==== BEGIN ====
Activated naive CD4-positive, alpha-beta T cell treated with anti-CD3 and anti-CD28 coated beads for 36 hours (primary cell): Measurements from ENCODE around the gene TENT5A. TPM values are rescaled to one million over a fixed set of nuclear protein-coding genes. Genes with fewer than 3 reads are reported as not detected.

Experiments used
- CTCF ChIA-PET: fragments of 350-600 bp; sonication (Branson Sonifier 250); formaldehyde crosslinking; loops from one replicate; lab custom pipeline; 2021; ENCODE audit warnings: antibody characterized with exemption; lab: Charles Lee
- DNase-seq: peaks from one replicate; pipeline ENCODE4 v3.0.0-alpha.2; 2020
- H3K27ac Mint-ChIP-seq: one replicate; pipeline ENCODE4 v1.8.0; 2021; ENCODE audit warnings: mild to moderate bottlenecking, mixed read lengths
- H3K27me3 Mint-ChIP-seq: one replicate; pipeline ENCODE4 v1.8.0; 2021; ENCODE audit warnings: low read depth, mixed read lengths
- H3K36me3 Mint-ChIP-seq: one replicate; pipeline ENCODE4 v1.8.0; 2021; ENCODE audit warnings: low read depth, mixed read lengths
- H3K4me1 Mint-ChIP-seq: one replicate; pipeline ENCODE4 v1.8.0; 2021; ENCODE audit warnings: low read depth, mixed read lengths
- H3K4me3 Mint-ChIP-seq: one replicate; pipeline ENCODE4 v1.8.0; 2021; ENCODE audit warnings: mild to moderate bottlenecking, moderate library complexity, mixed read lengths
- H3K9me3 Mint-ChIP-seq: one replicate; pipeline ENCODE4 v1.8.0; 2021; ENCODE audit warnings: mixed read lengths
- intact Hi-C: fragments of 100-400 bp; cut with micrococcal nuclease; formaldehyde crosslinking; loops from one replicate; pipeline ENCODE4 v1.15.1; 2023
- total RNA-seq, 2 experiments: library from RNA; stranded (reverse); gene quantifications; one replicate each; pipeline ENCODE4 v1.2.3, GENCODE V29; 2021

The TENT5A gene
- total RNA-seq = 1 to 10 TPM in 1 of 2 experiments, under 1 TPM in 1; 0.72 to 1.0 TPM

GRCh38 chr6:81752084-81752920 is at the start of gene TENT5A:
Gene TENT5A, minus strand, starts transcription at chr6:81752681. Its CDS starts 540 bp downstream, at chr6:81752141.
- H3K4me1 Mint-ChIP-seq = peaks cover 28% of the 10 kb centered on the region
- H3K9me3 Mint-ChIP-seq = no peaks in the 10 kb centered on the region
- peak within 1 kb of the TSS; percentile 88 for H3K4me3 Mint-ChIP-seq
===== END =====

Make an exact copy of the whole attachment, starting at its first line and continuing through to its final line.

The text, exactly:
Activated naive CD4-positive, alpha-beta T cell treated with anti-CD3 and anti-CD28 coated beads for 36 hours (primary cell): Measurements from ENCODE around the gene TENT5A. TPM values are rescaled to one million over a fixed set of nuclear protein-coding genes. Genes with fewer than 3 reads are reported as not detected.

Experiments used
- CTCF ChIA-PET: fragments of 350-600 bp; sonication (Branson Sonifier 250); formaldehyde crosslinking; loops from one replicate; lab custom pipeline; 2021; ENCODE audit warnings: antibody characterized with exemption; lab: Charles Lee
- DNase-seq: peaks from one replicate; pipeline ENCODE4 v3.0.0-alpha.2; 2020
- H3K27ac Mint-ChIP-seq: one replicate; pipeline ENCODE4 v1.8.0; 2021; ENCODE audit warnings: mild to moderate bottlenecking, mixed read lengths
- H3K27me3 Mint-ChIP-seq: one replicate; pipeline ENCODE4 v1.8.0; 2021; ENCODE audit warnings: low read depth, mixed read lengths
- H3K36me3 Mint-ChIP-seq: one replicate; pipeline ENCODE4 v1.8.0; 2021; ENCODE audit warnings: low read depth, mixed read lengths
- H3K4me1 Mint-ChIP-seq: one replicate; pipeline ENCODE4 v1.8.0; 2021; ENCODE audit warnings: low read depth, mixed read lengths
- H3K4me3 Mint-ChIP-seq: one replicate; pipeline ENCODE4 v1.8.0; 2021; ENCODE audit warnings: mild to moderate bottlenecking, moderate library complexity, mixed read lengths
- H3K9me3 Mint-ChIP-seq: one replicate; pipeline ENCODE4 v1.8.0; 2021; ENCODE audit warnings: mixed read lengths
- intact Hi-C: fragments of 100-400 bp; cut with micrococcal nuclease; formaldehyde crosslinking; loops from one replicate; pipeline ENCODE4 v1.15.1; 2023
- total RNA-seq, 2 experiments: library from RNA; stranded (reverse); gene quantifications; one replicate each; pipeline ENCODE4 v1.2.3, GENCODE V29; 2021

The TENT5A gene
- total RNA-seq = 1 to 10 TPM in 1 of 2 experiments, under 1 TPM in 1; 0.72 to 1.0 TPM

GRCh38 chr6:81752084-81752920 is at the start of gene TENT5A:
Gene TENT5A, minus strand, starts transcription at chr6:81752681. Its CDS starts 540 bp downstream, at chr6:81752141.
- H3K4me1 Mint-ChIP-seq = peaks cover 28% of the 10 kb centered on the region
- H3K9me3 Mint-ChIP-seq = no peaks in the 10 kb centered on the region
- peak within 1 kb of the TSS; percentile 88 for H3K4me3 Mint-ChIP-seq